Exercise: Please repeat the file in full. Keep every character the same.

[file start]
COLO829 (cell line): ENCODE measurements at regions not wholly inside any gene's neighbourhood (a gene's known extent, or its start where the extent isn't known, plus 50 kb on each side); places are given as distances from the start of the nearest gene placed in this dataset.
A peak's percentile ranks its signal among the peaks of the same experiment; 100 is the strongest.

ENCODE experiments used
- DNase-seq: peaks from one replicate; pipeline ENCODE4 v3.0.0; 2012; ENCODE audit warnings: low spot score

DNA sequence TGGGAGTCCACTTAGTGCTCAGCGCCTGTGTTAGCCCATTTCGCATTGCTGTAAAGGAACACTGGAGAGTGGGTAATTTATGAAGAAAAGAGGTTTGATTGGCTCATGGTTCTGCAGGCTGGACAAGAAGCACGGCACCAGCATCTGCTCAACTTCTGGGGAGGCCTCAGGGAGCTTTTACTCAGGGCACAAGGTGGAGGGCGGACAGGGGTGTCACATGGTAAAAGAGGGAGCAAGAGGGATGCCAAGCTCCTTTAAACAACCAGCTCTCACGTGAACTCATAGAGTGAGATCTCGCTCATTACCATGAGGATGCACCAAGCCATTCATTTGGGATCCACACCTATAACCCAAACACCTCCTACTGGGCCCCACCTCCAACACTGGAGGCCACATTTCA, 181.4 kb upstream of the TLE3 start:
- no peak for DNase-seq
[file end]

COLO829 (cell line): ENCODE measurements at regions not wholly inside any gene's neighbourhood (a gene's known extent, or its start where the extent isn't known, plus 50 kb on each side); places are given as distances from the start of the nearest gene placed in this dataset.
A peak's percentile ranks its signal among the peaks of the same experiment; 100 is the strongest.

ENCODE experiments used
- DNase-seq: peaks from one replicate; pipeline ENCODE4 v3.0.0; 2012; ENCODE audit warnings: low spot score

DNA sequence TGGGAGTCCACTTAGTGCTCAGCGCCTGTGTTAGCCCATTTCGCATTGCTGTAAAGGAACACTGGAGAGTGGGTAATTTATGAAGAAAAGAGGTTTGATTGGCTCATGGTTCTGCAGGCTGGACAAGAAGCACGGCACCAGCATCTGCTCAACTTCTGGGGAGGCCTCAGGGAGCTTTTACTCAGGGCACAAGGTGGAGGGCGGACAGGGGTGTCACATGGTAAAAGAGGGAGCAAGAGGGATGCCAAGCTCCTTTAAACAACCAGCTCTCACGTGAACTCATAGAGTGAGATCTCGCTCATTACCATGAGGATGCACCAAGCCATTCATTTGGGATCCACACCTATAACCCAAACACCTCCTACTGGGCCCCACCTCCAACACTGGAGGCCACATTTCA, 181.4 kb upstream of the TLE3 start:
- no peak for DNase-seq